Health system wins suit over emergency abortion policy
Detroit — A judge dismissed a lawsuit Monday that accused a Catholic health system of violating federal law by refusing to provide emergency abortions for women suffering pregnancy complications.
U.S. District Judge Gershwin Drain granted a motion filed by Livonia-based Trinity Health Corp. to toss out the complaint, filed in July by the American Civil Liberties Union of Michigan.
The complaint alleged that lack of care led to women becoming septic, hemorrhaging, getting life-threatening infections and suffering pain.
Trinity argued the ACLU lacked standing to file the complaint on behalf of at least one woman who was refused care or on behalf of women who could be at risk during current or future pregnancies.
In his ruling, Drain said the ACLU did not provide enough specific proof of harm to its members to give the organization standing to sue.
“Therefore, even assuming that the complaint contains sufficient factual matter to establish past actual harm — considering the vagueness of the allegation, this is dubious — the allegations of past exposure to defendants’ illegal conduct is not sufficient to create standing,” he wrote.
Drain also said the ACLU’s claim that women could be harmed by Trinity’s policy against providing emergency abortions was speculative.
“In this case, Plaintiffs cannot guarantee that their pregnant member will experience complications, choose to get treated at Defendants’ hospitals, or even require hospitalization,” he wrote.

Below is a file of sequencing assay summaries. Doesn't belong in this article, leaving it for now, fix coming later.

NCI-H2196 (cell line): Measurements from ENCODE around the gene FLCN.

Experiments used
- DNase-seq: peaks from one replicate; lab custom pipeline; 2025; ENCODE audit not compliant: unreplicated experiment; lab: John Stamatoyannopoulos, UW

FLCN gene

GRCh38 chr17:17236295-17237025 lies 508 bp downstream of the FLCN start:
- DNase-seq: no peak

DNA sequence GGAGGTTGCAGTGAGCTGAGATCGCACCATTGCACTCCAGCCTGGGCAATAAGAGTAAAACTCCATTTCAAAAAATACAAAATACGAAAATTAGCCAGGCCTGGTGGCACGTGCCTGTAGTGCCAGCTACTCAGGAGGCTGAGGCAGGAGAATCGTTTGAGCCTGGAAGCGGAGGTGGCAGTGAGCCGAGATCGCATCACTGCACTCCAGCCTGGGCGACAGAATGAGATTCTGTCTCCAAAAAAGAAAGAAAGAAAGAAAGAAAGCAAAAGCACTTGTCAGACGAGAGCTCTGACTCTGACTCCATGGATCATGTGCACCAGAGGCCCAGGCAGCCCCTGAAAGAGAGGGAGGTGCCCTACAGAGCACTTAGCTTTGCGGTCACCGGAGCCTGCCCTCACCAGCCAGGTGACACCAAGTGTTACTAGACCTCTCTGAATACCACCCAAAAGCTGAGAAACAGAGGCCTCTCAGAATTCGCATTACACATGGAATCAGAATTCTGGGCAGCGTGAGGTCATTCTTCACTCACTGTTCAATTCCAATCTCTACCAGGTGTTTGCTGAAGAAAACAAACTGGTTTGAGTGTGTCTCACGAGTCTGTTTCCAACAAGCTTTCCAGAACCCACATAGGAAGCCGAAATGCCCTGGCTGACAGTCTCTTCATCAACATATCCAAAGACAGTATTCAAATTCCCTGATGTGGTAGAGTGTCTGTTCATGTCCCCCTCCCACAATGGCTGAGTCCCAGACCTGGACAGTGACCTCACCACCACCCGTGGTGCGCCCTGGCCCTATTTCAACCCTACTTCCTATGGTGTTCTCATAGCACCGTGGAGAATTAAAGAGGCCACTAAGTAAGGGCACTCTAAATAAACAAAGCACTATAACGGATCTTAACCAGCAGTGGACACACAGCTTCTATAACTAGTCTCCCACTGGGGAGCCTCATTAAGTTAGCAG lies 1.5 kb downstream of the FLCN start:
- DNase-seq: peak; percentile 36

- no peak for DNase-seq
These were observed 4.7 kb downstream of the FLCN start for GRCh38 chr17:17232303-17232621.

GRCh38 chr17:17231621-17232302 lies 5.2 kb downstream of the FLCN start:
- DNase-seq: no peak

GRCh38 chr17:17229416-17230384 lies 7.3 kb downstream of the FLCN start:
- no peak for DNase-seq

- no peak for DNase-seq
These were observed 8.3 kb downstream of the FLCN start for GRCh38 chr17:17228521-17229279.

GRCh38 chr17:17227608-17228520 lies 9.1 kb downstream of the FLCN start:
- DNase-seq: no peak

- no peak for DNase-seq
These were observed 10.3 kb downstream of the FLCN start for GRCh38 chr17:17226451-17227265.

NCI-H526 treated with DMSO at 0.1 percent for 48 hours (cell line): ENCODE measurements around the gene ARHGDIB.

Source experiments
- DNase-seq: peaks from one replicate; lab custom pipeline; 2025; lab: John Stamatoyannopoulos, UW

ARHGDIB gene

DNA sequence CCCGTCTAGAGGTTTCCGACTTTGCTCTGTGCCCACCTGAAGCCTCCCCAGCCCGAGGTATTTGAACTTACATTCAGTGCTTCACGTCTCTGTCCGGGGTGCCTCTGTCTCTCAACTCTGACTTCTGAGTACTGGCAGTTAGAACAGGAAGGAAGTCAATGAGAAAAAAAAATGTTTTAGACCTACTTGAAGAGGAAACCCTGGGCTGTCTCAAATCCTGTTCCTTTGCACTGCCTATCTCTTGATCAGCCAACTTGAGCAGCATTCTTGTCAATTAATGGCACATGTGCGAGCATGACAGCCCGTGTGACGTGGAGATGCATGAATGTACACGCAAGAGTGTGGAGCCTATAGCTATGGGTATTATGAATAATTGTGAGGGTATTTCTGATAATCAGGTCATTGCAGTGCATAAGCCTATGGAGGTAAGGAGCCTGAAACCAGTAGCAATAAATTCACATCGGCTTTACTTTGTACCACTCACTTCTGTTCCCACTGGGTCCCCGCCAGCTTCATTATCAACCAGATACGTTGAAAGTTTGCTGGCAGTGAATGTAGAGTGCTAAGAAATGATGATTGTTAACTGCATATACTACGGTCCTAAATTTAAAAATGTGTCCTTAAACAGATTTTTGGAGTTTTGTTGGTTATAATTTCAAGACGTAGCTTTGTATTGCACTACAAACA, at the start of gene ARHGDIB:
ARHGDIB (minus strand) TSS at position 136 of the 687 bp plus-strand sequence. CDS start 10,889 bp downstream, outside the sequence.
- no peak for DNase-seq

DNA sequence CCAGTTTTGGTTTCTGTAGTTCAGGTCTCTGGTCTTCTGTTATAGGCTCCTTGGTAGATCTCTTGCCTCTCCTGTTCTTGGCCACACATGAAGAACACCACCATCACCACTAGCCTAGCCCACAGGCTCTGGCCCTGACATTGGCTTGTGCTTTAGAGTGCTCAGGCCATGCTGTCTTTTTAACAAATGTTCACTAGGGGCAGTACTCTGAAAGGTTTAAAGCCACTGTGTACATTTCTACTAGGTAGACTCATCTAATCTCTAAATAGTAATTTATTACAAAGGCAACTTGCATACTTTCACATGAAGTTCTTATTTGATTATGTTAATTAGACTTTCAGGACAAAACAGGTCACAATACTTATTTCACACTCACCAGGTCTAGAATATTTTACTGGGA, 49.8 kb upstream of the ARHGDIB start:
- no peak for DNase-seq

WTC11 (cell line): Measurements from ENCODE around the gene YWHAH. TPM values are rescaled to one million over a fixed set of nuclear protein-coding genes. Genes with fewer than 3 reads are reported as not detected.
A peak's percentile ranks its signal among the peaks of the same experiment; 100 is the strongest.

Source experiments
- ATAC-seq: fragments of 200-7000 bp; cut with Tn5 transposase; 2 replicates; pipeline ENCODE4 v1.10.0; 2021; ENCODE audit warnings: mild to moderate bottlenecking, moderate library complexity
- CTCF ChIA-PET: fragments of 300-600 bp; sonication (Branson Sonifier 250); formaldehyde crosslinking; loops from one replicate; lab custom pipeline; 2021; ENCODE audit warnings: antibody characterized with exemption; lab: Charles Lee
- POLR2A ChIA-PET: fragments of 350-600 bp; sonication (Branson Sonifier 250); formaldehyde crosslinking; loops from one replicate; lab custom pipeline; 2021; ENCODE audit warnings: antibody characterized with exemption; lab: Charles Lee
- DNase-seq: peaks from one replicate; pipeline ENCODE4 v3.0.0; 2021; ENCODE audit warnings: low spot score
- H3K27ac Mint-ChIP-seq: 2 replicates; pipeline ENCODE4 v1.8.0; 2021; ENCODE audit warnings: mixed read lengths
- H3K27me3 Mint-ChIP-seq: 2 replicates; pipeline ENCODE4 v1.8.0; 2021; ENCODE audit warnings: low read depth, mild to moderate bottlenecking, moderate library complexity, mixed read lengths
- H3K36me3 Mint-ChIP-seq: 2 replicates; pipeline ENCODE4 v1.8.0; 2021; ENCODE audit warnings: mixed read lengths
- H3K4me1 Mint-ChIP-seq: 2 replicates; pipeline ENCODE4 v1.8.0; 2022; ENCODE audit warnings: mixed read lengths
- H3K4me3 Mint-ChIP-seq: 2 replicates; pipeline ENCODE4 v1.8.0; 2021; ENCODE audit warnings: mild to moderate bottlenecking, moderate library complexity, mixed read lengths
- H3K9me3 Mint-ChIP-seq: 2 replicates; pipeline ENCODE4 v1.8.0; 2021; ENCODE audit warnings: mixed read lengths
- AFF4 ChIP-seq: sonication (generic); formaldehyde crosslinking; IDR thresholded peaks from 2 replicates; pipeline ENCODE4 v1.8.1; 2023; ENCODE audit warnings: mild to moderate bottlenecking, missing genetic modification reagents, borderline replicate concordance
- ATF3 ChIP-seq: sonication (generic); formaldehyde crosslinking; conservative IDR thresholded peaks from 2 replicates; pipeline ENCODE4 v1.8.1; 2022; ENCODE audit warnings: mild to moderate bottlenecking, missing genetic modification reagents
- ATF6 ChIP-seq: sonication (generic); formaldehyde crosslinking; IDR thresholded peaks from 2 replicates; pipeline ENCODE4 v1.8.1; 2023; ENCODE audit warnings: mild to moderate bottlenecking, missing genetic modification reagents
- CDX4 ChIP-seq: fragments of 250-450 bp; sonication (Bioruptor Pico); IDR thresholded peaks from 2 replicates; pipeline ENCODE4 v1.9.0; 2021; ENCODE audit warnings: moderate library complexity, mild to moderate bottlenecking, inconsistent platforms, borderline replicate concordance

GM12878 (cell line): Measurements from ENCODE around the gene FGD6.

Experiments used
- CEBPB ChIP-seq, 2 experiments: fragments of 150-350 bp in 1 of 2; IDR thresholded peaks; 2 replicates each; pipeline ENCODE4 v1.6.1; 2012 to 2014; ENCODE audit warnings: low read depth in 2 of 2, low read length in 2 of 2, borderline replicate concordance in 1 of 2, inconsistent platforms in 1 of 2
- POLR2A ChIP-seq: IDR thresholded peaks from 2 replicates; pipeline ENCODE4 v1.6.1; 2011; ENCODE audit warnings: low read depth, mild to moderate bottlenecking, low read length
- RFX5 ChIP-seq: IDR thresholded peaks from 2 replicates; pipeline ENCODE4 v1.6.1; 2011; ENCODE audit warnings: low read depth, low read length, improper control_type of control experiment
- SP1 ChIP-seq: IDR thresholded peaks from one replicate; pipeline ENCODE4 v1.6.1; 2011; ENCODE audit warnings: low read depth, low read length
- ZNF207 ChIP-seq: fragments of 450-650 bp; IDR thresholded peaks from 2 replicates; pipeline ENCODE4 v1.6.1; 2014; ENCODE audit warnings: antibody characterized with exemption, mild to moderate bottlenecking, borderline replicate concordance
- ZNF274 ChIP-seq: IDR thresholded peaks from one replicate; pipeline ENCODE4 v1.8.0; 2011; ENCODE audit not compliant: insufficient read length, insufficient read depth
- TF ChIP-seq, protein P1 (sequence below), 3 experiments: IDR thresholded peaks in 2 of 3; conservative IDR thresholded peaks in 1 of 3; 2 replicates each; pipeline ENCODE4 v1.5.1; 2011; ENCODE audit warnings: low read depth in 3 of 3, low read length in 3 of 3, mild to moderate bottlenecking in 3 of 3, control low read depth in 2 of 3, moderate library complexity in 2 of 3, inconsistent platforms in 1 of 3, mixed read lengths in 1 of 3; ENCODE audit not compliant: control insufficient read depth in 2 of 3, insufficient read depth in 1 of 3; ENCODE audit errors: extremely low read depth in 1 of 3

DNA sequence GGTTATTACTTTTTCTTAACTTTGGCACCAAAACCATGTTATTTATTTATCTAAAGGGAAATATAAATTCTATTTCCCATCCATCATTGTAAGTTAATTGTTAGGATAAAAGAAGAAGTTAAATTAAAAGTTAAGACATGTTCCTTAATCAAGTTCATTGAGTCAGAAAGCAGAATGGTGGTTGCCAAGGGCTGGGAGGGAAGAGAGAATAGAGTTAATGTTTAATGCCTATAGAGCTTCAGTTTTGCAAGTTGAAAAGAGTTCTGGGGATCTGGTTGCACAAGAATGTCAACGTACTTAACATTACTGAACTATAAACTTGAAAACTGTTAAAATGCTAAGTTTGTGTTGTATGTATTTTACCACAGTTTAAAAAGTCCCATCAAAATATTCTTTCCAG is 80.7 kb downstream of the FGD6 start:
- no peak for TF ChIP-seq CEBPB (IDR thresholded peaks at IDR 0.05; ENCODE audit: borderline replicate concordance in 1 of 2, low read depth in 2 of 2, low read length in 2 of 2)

In a statement, an attorney with the Alliance Defending Freedom, which represented several anti-abortion groups that joined the suit last month, called the ACLU’s suit an attempt to force Trinity to perform abortions against the Catholic health system’s beliefs.
“No law requires religious hospitals and medical personnel to commit abortions against their faith and conscience, and, in fact, federal law directly prohibits the government from engaging in any such coercion,” ADF senior counsel Kevin Theriot said.
In a statement Monday, ACLU staff attorney Alexa Kolbi-Molinas said the dismissal of the case has “grave implications” for many pregnant women and their loved ones.
“It is important to recognize that the court’s decision says nothing about whether Trinity’s policies of withholding emergency abortions from women is lawful,” Kolbi-Molinas wrote. “We are considering next steps in this case and will continue to fight for pregnant women who are denied potentially life-saving care because doctors are forced to follow religious directives rather than best medical practices.”
In Michigan, Trinity Health operates the Mercy Health system and the Saint Joseph Mercy Health System.
Candice Williams contributed.